But she appeared to withdraw her request during an ensuing discussion with the presiding House member, Rep. Emanuel Cleaver (D-Mo.).

The battle over floor speeches came as the House debated the resolution condemning the president’s comments.

In her floor remarks, Pelosi criticized Trump’s “xenophobic attacks on our members, on our people.”

“How shameful to hear him continue to defend those offensive words, words that we have all heard him repeat, not only about our members, but about countless others,” she said.

After Collins asked Pelosi if she would like to rephrase her comments, Pelosi said she had cleared them with the parliamentarian in advance. 

“I would like to make a point of order that the gentlewoman’s words are unparliamentary and ask they be taken down,” Collins said. 

Cleaver (D-Mo.), who was presiding over the floor, then reminded members “to refrain from engaging in personalities toward the president.”

As deliberations took place, Pelosi exited the chamber despite members who have been flagged for potential violations being expected to remain on the floor. 

Cleaver, in a dramatic moment, later abruptly left his position presiding over the House in frustration. He said the two parties had been treated fairly in the floor debate.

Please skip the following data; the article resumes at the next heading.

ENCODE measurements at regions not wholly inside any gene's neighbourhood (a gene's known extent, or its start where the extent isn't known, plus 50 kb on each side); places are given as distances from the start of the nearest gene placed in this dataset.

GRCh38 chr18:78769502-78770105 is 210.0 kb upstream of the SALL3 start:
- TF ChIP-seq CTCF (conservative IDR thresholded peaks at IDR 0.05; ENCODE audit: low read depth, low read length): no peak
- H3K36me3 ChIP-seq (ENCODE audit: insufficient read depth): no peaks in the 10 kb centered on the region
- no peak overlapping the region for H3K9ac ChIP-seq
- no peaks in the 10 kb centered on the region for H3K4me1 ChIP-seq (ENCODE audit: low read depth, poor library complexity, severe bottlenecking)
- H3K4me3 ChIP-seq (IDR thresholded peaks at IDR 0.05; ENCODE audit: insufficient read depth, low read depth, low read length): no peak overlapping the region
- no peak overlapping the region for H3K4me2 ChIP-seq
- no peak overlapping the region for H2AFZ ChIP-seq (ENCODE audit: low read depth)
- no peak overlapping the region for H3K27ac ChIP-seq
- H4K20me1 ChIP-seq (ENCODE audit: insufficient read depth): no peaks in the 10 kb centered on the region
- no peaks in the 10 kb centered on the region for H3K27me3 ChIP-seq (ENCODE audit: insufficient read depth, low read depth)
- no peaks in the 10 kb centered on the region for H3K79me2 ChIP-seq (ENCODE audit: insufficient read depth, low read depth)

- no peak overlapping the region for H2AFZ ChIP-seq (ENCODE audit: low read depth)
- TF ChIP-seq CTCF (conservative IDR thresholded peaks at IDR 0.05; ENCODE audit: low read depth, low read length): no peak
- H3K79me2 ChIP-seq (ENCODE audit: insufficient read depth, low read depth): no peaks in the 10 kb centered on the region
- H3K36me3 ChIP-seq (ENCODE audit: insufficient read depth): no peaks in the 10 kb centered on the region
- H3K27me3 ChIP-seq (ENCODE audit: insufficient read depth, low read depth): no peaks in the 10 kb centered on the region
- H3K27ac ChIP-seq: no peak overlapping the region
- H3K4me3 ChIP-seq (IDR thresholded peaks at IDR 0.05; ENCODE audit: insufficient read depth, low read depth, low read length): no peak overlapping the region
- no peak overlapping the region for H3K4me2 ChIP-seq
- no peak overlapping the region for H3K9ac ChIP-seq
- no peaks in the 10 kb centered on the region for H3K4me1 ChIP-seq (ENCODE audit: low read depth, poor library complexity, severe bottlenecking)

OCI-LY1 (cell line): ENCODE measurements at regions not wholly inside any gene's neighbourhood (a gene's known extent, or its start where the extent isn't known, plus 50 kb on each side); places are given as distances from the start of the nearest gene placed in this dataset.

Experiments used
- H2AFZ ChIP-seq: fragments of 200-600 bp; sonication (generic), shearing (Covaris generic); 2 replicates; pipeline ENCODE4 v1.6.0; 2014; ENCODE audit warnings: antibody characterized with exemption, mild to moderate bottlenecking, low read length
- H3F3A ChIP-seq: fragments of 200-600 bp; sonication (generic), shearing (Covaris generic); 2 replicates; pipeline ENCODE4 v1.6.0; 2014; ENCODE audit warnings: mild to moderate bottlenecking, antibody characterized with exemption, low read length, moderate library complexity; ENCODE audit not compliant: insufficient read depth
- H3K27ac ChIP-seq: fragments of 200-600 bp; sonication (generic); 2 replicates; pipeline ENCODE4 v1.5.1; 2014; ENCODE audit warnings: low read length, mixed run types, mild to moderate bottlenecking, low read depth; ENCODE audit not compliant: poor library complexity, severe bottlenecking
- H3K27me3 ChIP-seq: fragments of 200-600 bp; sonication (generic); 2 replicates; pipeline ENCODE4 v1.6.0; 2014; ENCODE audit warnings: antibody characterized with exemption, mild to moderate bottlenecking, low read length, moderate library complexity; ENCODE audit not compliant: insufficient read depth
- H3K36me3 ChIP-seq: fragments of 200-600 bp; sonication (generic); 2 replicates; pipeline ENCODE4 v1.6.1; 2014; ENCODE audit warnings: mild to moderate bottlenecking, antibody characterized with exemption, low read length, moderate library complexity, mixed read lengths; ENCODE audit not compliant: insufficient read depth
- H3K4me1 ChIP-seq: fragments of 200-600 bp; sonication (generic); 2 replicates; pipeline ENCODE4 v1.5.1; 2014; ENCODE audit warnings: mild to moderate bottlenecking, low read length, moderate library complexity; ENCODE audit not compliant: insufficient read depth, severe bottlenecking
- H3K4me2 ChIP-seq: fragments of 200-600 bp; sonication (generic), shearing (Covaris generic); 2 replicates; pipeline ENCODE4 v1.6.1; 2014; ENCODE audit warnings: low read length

“We don’t ever, ever want to pass up it seems an opportunity to escalate and that’s what this is,” he said. “I dare anybody to look at any of the footage and see if there is unfairness, but unfairness is not enough because we want to just fight.

“I abandon the chair,” he then stated before slamming his gavel down and leaving his position. 

He was replaced by Rep. G.K. ButterfieldGeorge (G.K.) Kenneth ButterfieldNancy Pelosi fends off impeachment wave — for now House Democrats press leaders to start Trump impeachment WHIP LIST: The 83 House Democrats backing an impeachment inquiry MORE (D-N.C.). 

Republicans were reveling in the Democrats’ problems.

House Minority Leader Kevin McCarthyKevin Owen McCarthyHouse Democrat pushes for censuring Trump in closed-door meeting Democrats erupt over Trump attacks Hillicon Valley: Twitter says Trump ‘go back’ tweet didn’t violate rules | Unions back protests targeting Amazon ‘Prime Day’ | Mnuchin voices ‘serious concerns’ about Facebook crypto project | Congress mobilizes on cyber threats to electric grid MORE (R-Calif.) took to Twitter to note Pelosi would no longer be able to speak on the floor for the remainder of the day after failing to comply with House rules. 

“BREAKING NEWS —> Speaker Pelosi just broke the rules of the House, and is no longer permitted to speak on the floor of the House for the rest of the day,” he tweeted. 

You Might Like
Learn more about RevenueStripe...